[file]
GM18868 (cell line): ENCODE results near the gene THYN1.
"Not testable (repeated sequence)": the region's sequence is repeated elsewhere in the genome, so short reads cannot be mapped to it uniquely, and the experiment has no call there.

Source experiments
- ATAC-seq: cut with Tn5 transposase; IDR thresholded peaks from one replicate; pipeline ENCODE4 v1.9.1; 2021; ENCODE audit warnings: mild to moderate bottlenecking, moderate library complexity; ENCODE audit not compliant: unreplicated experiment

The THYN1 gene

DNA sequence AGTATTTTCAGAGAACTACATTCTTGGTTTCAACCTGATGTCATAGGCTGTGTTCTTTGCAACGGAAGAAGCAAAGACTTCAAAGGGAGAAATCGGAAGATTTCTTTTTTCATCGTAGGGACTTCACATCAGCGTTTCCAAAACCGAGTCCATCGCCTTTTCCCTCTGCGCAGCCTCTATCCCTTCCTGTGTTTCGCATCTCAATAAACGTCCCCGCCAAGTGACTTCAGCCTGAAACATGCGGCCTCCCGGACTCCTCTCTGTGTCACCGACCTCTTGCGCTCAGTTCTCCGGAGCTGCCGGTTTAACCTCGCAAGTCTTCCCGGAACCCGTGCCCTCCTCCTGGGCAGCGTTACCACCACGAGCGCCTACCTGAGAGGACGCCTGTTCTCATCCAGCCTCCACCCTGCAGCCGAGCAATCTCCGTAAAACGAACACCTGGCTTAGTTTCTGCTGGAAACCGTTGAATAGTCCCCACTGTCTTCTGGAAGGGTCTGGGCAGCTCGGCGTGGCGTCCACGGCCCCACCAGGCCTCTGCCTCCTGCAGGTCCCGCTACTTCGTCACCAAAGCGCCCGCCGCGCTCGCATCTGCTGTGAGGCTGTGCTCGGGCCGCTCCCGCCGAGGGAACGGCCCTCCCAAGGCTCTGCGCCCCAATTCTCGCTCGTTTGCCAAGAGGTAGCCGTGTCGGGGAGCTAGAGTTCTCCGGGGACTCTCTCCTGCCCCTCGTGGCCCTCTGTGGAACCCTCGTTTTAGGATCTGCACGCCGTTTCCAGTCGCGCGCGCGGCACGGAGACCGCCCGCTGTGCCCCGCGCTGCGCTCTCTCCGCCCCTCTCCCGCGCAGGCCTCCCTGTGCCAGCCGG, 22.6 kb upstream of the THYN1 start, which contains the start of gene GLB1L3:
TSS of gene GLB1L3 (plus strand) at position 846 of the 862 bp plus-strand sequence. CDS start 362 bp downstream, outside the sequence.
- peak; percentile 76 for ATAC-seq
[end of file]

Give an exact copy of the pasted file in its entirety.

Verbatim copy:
GM18868 (cell line): ENCODE results near the gene THYN1.
"Not testable (repeated sequence)": the region's sequence is repeated elsewhere in the genome, so short reads cannot be mapped to it uniquely, and the experiment has no call there.

Source experiments
- ATAC-seq: cut with Tn5 transposase; IDR thresholded peaks from one replicate; pipeline ENCODE4 v1.9.1; 2021; ENCODE audit warnings: mild to moderate bottlenecking, moderate library complexity; ENCODE audit not compliant: unreplicated experiment

The THYN1 gene

DNA sequence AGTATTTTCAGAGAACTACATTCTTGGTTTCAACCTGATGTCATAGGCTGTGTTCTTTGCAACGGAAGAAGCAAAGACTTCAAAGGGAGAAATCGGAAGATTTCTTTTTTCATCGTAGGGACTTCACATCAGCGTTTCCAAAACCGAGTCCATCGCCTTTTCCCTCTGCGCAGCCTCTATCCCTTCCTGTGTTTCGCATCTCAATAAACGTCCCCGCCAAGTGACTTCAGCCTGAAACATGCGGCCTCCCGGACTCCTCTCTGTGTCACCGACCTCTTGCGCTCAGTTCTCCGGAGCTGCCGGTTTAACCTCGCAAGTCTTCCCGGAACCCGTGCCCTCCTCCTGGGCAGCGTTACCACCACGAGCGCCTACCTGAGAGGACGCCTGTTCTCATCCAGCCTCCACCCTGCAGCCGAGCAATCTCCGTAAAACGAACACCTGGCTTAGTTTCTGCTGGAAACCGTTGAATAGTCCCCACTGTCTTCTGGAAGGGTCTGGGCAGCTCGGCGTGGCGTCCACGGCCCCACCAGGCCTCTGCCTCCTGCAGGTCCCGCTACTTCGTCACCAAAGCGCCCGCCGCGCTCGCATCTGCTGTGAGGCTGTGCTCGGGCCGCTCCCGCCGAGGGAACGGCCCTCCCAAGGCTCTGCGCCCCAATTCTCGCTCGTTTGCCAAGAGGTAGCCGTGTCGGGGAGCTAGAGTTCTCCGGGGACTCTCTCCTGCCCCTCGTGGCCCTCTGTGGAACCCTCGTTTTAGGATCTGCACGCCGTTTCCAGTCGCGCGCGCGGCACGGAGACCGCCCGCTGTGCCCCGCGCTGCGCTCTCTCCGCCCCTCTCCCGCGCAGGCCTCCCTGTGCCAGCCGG, 22.6 kb upstream of the THYN1 start, which contains the start of gene GLB1L3:
TSS of gene GLB1L3 (plus strand) at position 846 of the 862 bp plus-strand sequence. CDS start 362 bp downstream, outside the sequence.
- peak; percentile 76 for ATAC-seq